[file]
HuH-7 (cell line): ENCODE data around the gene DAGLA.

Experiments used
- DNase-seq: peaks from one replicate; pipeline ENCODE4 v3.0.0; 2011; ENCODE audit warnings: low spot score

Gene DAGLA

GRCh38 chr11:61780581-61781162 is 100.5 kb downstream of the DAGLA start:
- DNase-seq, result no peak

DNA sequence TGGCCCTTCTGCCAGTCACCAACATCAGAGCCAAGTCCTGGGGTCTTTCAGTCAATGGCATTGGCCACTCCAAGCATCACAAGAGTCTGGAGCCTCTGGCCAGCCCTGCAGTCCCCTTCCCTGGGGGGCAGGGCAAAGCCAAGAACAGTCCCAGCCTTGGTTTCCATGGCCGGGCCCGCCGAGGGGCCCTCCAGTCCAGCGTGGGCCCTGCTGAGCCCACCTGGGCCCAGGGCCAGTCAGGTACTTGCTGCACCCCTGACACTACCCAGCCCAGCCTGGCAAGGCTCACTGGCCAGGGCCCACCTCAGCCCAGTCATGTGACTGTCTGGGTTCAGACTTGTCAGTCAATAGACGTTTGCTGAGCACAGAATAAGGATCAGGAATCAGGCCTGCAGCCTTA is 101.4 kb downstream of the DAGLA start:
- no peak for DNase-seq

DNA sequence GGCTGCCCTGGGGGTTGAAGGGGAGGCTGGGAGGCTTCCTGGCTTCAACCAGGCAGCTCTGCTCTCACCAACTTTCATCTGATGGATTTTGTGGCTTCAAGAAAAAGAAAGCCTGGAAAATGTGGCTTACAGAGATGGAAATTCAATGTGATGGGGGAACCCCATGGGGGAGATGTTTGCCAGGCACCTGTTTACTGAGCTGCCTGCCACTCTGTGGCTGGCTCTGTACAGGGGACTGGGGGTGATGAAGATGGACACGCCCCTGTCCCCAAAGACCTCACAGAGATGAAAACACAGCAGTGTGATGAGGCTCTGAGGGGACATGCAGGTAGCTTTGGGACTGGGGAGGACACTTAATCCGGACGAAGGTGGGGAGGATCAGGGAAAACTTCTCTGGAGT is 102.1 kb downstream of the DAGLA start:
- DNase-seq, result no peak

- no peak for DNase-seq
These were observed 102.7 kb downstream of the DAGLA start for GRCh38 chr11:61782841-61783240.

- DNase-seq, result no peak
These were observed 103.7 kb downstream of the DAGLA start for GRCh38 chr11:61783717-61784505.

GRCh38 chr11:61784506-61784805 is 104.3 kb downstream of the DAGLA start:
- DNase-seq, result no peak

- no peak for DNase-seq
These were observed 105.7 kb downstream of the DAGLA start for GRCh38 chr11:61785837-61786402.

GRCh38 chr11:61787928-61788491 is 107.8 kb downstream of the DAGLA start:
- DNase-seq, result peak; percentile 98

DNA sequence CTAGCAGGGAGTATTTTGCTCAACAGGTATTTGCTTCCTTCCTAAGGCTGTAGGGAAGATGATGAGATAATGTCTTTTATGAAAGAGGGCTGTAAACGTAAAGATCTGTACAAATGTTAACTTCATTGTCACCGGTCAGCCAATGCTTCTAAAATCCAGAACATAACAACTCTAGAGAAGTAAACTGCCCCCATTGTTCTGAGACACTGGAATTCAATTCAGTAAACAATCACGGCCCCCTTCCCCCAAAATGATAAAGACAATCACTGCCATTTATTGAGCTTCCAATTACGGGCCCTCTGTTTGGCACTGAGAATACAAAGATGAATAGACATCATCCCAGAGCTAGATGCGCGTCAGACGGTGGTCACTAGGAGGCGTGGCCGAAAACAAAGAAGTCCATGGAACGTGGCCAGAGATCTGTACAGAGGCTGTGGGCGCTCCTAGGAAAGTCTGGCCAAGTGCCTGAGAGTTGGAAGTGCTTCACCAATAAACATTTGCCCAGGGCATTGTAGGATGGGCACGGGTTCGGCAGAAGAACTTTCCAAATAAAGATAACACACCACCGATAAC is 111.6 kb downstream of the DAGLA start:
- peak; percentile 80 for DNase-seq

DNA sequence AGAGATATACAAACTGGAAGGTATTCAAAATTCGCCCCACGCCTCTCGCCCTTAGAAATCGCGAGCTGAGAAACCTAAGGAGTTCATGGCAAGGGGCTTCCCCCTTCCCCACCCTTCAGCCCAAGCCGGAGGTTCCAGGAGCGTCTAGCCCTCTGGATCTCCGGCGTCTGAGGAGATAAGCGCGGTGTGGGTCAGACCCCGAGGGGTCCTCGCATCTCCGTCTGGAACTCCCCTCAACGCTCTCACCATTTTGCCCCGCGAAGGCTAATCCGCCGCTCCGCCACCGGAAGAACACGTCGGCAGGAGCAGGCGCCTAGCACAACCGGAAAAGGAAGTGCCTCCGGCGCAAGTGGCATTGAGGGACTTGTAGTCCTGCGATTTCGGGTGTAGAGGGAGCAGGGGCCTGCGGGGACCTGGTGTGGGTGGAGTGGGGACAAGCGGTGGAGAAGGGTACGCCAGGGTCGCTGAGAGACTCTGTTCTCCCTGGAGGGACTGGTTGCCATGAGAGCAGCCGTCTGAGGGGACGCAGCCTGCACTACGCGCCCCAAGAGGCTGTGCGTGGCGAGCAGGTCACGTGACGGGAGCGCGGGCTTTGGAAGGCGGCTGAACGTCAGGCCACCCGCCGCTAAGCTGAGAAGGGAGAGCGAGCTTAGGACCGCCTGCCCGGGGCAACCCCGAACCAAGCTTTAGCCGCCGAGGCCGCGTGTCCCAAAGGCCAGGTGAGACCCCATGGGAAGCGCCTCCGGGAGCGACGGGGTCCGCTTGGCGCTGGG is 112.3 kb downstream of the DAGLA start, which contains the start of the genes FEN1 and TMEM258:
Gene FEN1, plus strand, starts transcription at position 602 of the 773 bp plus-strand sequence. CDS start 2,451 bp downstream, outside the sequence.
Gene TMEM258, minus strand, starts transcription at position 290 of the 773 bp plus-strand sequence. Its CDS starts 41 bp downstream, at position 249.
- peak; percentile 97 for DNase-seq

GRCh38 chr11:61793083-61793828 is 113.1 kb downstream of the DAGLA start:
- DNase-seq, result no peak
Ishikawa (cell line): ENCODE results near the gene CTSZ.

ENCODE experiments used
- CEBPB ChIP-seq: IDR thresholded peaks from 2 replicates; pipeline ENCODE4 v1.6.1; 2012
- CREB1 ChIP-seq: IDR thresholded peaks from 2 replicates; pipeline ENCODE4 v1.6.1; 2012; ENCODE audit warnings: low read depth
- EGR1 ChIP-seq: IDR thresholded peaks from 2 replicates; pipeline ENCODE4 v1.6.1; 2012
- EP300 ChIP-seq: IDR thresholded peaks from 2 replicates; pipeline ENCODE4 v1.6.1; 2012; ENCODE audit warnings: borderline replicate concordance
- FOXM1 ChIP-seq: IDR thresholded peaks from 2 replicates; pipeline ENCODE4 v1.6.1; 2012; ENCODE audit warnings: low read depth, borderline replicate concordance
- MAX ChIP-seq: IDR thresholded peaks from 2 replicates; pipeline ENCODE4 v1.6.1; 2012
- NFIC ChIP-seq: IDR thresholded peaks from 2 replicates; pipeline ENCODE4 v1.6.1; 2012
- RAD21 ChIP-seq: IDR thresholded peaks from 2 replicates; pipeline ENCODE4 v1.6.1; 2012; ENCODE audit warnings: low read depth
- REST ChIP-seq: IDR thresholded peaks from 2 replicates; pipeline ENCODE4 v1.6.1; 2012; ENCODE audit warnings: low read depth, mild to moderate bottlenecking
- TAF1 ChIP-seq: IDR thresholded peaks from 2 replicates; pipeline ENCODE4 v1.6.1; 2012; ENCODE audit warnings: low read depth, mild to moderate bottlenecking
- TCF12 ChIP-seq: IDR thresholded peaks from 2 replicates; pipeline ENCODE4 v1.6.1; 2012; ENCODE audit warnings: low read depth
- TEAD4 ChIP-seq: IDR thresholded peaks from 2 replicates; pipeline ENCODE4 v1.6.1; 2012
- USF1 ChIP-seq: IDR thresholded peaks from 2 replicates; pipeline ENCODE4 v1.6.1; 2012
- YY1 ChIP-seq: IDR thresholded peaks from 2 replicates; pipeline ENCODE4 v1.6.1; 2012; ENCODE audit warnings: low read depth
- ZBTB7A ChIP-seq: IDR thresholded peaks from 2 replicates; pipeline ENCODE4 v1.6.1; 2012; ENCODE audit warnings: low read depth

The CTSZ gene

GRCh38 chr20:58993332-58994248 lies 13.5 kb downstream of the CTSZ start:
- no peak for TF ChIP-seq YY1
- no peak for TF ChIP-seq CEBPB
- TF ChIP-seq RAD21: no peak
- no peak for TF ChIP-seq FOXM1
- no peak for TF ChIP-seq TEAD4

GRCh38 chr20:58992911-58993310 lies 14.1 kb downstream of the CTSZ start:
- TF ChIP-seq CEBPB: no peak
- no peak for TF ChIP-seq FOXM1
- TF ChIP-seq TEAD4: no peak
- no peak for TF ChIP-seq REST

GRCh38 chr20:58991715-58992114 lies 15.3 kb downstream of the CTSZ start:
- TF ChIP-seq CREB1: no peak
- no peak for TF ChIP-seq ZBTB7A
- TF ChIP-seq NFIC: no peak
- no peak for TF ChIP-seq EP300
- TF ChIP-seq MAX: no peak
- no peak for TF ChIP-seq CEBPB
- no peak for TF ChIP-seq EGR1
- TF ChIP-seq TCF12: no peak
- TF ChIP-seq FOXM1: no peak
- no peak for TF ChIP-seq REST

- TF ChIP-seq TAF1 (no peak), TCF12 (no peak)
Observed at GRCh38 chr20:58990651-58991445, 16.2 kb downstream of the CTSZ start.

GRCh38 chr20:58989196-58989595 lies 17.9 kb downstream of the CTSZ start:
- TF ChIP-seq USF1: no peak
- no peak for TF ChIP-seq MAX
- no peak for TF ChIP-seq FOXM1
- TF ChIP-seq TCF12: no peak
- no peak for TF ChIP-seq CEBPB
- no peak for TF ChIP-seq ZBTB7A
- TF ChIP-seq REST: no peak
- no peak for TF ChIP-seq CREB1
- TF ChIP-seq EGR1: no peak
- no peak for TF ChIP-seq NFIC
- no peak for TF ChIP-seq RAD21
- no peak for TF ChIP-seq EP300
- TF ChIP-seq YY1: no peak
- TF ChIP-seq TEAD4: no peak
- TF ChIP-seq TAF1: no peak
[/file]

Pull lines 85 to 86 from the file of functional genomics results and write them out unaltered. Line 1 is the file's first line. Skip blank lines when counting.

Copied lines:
- TF ChIP-seq TEAD4: no peak
- TF ChIP-seq TAF1: no peak